Acerodon jubatus roosts in hardwood trees, often on cliff edges or steep, inaccessible slopes. Other preferred roosting sites include bamboo clumps, mangrove trees, and other swampy forested areas. Roosting sites are usually located on small, offshore islands. Acerodon jubatus has been observed to use disturbed areas for roosting. (Mildenstein, et al., 2008; Mudar and Allen, 1986; Nowak, 1991)
When foraging, Acerodon jubatus exhibits a strong preference for primary forest or high-quality secondary forest over disturbed habitat, and may fly long distances (up to 16 km) from its roost to reach these locations. There is also a preference for river margins, probably due to their particular plant communities. Acerodon jubatus is rarely found foraging in disturbed or agricultural areas, though it regularly crosses such areas while traveling between forested regions. (Mildenstein, et al., 2005; Mildenstein, et al., 2008; Nowak, 1991; Stier and Mildenstein, 2005)
Like other bats in the Family Pteropodidae, Acerodon jubatus has large, bright eyes and relatively simple external ears with continuous margins. The ears are about as long as the muzzle and are pointed. There is a claw on the second digit of each wing. The skull has strong, incomplete postorbital processes, with supraorbital foramena. The teeth are sharp and pointed, except for the last two molars. (Ingle and Heaney, 1992; Taylor, 1934)
The fur of Acerodon jubatus is thin on the throat and ear membranes, absent on the wing membranes, and short and smooth on the body. There is considerable variation in color but the typical scheme is dark brown or black on the forehead and sides of the head, reddish brown on the shoulders, and a dark brown or black on the lower back and underside. The nape ranges from cream to golden yellow. There is a narrow line of orange at the back of the neck. Variable numbers of yellow hairs are scattered throughout the fur, especially on the lower body. Variation in color does not depend on age, sex, or locality. (Nowak, 1991; Taylor, 1934)
The head and body length combined ranges from 178 to 290 mm; there is no tail. The forearm varies between 125 and 203 mm, and the wingspan varies between 1.51 and 1.7 m. Weights between 1050 and 1200 g have been reported, making Acerodon jubatus among the largest bats in the world. Males are larger and heavier than females. (Heaney and Heideman, 1987; Ingle and Heaney, 1992; Mudar and Allen, 1986; Nowak, 1991)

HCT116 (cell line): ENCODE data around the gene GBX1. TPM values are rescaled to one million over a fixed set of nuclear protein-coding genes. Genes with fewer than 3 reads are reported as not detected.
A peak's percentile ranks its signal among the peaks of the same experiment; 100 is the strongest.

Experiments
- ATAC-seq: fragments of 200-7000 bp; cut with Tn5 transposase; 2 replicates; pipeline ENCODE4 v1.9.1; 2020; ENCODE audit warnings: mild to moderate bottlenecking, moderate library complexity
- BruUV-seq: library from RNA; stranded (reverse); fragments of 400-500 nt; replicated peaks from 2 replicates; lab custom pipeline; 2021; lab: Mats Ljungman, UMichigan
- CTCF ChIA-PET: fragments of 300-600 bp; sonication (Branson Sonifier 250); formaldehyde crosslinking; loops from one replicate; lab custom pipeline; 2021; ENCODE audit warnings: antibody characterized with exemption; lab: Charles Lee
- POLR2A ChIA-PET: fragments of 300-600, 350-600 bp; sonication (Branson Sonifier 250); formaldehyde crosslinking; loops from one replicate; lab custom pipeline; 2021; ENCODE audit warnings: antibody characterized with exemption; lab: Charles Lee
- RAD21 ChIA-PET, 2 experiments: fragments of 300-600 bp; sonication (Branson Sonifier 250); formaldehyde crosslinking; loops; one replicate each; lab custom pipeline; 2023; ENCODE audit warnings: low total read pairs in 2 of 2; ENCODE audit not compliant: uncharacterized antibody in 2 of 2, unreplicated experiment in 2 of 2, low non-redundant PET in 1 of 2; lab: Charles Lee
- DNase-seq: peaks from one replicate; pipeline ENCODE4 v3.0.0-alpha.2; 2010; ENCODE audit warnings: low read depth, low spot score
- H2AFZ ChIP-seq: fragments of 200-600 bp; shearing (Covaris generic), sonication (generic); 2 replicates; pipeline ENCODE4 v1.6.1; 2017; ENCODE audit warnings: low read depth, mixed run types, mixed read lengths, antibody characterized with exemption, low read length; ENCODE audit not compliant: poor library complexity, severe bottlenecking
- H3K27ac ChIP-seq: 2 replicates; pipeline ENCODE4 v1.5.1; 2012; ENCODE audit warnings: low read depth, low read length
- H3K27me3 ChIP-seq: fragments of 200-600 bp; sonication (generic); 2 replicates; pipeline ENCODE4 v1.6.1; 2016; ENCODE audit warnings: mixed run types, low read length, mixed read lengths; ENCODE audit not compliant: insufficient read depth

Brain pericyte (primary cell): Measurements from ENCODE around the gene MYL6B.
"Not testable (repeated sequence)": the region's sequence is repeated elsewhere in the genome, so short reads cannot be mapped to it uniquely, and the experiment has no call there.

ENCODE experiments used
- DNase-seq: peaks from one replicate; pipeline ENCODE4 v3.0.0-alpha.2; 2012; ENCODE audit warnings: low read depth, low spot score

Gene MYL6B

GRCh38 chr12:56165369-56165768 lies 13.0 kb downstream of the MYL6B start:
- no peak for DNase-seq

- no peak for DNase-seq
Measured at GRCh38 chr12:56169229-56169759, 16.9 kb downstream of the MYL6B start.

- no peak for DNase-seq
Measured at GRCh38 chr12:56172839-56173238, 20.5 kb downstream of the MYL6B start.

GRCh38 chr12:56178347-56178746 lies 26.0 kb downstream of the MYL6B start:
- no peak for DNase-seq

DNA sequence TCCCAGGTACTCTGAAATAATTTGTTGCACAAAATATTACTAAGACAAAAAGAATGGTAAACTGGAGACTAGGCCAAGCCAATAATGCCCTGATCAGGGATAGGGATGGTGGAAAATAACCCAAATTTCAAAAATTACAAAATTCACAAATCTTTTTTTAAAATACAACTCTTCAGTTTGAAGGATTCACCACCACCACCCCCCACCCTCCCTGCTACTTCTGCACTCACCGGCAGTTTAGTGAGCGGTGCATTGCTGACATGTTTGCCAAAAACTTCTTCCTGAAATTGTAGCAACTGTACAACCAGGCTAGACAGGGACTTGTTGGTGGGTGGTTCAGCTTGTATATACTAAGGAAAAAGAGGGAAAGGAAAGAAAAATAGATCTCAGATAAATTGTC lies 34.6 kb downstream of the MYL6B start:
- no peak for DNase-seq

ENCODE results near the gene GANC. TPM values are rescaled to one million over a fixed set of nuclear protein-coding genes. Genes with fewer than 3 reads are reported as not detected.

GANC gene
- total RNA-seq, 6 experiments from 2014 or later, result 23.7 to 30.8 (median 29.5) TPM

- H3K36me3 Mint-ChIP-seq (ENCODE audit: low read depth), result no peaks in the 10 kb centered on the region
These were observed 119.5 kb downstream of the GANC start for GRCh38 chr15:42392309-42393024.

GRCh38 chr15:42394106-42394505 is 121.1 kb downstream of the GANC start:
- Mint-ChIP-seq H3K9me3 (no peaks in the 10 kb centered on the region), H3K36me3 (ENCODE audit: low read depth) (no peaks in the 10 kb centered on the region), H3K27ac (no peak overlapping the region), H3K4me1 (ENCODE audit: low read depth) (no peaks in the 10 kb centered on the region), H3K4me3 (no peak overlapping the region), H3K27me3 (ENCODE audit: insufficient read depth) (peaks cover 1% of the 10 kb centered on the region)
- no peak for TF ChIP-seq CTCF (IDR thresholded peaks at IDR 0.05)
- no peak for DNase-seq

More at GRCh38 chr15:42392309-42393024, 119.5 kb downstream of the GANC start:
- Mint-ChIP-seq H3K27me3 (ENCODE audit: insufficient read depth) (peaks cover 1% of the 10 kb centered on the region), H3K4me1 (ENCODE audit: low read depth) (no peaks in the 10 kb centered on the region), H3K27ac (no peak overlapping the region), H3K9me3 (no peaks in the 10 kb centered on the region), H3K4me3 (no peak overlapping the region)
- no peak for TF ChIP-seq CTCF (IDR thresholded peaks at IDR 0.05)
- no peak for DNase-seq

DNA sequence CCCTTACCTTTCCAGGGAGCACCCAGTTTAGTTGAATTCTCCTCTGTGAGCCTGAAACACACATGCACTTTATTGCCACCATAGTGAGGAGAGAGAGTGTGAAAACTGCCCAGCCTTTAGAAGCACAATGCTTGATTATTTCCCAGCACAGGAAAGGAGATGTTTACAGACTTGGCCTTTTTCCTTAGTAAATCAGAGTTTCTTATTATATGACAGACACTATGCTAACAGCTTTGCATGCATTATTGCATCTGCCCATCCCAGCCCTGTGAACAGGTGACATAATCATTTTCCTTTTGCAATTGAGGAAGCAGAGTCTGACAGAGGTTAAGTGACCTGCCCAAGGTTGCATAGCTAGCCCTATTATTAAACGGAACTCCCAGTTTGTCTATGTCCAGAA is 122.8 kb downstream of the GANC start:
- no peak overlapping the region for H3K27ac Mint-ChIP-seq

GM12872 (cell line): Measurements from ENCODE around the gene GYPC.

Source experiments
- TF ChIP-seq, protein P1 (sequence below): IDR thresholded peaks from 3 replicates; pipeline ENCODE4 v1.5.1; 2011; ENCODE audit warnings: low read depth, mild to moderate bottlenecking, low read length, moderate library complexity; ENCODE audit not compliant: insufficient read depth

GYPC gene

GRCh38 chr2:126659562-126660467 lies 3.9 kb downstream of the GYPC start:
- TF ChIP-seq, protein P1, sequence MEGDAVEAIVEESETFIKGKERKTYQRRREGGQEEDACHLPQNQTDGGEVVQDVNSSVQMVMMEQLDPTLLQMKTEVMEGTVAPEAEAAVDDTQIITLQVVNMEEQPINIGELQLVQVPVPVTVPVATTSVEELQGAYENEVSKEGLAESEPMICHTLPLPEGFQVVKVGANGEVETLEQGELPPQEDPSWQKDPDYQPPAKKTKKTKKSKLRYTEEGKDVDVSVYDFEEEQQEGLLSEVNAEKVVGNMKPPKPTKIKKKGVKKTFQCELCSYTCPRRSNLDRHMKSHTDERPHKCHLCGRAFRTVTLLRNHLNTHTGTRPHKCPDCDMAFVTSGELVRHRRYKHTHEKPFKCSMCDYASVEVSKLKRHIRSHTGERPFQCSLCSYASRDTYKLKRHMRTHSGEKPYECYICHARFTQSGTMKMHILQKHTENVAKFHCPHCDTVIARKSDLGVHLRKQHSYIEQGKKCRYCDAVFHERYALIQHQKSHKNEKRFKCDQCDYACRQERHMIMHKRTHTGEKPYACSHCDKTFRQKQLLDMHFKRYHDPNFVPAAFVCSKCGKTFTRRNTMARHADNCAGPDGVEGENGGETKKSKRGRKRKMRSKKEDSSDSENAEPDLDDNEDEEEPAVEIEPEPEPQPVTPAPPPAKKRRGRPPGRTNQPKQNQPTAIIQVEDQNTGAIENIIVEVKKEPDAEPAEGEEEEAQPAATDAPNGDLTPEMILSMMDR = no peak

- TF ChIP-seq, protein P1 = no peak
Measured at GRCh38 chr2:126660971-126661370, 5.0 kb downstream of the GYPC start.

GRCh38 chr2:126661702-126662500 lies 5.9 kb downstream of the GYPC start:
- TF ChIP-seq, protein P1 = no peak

No information is currently available on the mating system of Acerodon jubatus.
Acerodon jubatus populations on all islands reproduce at approximately the same time, indicating that they probably use photoperiod as a cue instead of more localized environmental conditions. Females give birth during April and May, and possibly early June. Females in captivity give birth only once every two years; those in the wild likely reproduce less often. Not much about litter size is known, but females have not been observed with more than one offspring at a time. (Heideman, 1987; Mildenstein, et al., 2008)
Females have been observed to carry a single offspring. The young cling to their mothers' fur with their claws, while the mothers fan them with one wing to keep them cool. Females invest significantly in their young through gestation and lactation. (Taylor, 1934)
No information is currently available on longevity in Acerodon jubatus.
Acerodon jubatus individuals roost with other bat species, especially Pteropus vampyrus and occasionally Pteropus hypomelanus. They are typically outnumbered by these other species, making up less than 20% of the total roost population. Mixed colonies of 100,000 to 150,000 individuals were reported in the early 1900s to 1920s; recently, however, no colonies over 30,000 individuals have been observed, and many are no larger than 5,000 individuals. Bats emerge from the colony at sunset, fly into the mountains to feed on fruit, and return before sunrise. (Heaney and Heideman, 1987; Mildenstein, et al., 2008; Taylor, 1934)
Home range sizes for golden-capped fruit bats are not known.